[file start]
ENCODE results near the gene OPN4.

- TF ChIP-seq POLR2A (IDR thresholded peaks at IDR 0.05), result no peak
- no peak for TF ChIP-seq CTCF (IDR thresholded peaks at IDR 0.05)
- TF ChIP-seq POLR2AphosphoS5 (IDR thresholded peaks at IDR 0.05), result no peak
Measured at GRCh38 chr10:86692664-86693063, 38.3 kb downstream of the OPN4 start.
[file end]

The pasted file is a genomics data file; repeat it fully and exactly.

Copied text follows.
ENCODE results near the gene OPN4.

- TF ChIP-seq POLR2A (IDR thresholded peaks at IDR 0.05), result no peak
- no peak for TF ChIP-seq CTCF (IDR thresholded peaks at IDR 0.05)
- TF ChIP-seq POLR2AphosphoS5 (IDR thresholded peaks at IDR 0.05), result no peak
Measured at GRCh38 chr10:86692664-86693063, 38.3 kb downstream of the OPN4 start.